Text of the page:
Sometimes the parts that come with a capsule are smaller and more suitable for an infant. A good example of this is the chest clip. If the capsule is designed to the US standards it will have a chest clip, a part that clips the harness together across the baby’s chest. In larger car seats, this is often wider than a newborn baby’s chest. As a capsule is designed with a newborn in mind, this part in a capsule will be smaller and narrower.
When Will a Baby Outgrow a Capsule?
The age at which a baby outgrows a capsule will differ from baby to baby. It is a common assumption that a capsule is used until a baby is 6 months old but this is often not the case.
All child restraints, (capsules, convertibles and booster seats), have limits that a child must fit within to be able to use the seat. A child will outgrow a capsule when they reach the upper limits of the restraint, regardless of their age, and this will change depending on the size of the child. As all babies grow at different rates, a large baby will reach the upper limits long before a much smaller baby.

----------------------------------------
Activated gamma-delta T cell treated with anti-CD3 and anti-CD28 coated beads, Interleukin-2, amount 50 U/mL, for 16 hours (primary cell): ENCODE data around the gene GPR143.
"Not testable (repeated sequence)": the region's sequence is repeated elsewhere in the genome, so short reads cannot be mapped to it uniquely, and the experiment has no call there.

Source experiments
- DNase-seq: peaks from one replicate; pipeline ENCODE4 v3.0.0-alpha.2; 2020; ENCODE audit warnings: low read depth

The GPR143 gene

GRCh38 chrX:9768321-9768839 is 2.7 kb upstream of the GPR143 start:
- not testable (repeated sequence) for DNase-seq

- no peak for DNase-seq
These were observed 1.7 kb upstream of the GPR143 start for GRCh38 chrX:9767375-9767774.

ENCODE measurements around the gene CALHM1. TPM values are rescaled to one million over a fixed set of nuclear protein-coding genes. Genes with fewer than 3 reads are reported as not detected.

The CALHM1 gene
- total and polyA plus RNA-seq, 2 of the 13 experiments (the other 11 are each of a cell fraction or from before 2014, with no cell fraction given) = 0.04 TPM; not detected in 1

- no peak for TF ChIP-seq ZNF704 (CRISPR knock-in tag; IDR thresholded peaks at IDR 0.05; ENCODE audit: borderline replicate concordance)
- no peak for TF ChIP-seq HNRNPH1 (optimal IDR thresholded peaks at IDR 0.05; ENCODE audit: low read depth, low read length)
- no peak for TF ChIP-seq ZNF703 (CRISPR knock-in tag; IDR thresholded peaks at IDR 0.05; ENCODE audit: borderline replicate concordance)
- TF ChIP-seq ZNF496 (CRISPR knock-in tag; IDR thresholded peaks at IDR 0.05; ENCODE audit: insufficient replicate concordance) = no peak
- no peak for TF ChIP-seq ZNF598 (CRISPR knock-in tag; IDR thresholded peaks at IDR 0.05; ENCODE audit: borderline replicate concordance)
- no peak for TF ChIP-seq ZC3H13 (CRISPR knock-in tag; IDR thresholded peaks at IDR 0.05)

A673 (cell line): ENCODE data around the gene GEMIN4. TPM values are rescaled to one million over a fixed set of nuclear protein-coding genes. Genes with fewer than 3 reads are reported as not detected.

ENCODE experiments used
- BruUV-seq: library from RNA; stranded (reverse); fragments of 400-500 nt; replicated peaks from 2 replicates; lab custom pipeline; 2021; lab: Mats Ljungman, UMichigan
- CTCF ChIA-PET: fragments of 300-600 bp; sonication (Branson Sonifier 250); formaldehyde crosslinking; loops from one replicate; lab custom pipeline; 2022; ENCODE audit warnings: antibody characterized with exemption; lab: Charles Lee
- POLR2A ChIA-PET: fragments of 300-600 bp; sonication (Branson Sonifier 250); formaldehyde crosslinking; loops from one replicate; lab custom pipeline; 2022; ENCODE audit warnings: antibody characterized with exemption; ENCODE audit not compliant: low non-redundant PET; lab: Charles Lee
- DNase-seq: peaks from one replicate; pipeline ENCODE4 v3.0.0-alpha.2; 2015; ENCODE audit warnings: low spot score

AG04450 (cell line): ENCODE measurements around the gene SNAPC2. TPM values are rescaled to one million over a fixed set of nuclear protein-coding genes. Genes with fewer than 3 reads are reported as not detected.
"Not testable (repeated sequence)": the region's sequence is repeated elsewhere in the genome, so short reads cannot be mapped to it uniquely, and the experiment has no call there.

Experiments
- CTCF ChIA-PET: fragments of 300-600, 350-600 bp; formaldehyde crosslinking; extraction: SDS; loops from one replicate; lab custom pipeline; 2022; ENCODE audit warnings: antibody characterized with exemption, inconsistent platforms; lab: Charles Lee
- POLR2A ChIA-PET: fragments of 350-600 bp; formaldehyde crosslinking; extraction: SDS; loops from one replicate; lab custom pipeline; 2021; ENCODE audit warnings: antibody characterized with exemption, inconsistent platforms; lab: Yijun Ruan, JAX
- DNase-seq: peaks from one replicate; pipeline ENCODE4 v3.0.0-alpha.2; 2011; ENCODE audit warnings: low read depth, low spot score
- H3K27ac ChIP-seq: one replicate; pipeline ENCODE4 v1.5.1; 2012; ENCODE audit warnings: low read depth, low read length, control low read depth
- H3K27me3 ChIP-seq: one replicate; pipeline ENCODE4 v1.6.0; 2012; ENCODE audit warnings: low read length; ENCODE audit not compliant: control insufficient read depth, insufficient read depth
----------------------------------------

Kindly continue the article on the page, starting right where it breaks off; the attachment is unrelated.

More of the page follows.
To put this in perspective, a baby in the upper percentile of growth may outgrow a capsule at 4 months old, whereas another child in the lower percentile of growth may comfortably fit a capsule until they are 12-18 months old. When your baby outgrows a capsule will be determined by their individual growth rate.
Features of a Convertible Car Seat
A convertible child restraint is often designed to be used for many years – from infants right through to older children, sometimes up to school age or older.
When used as a newborn car seat, the convertible restraint is installed rear-facing to provide important support to the head, neck and spine.
One of the benefits of using a convertible child restraint as a newborn car seat is that you reduce the risk of leaving your baby in a child restraint for too long. As we referred to above, it is important to transfer a very young baby out of a child restraint at your destination, as the position in the car seat can restrict their upper airways.
Unlike the capsule, which can be removed from the vehicle with your baby in it, the convertible car seat stays permanently in the vehicle and your baby is take in and out of the car seat. By removing the baby from the car seat you are taking them out of the position which can restrict their airways.
Should I Save Money by Choosing a Convertible Car Seat?
Often people ask whether it is necessary to use a capsule. It can seem cheaper and more convenient to skip the capsule and go straight to a rear-facing convertible child restraint.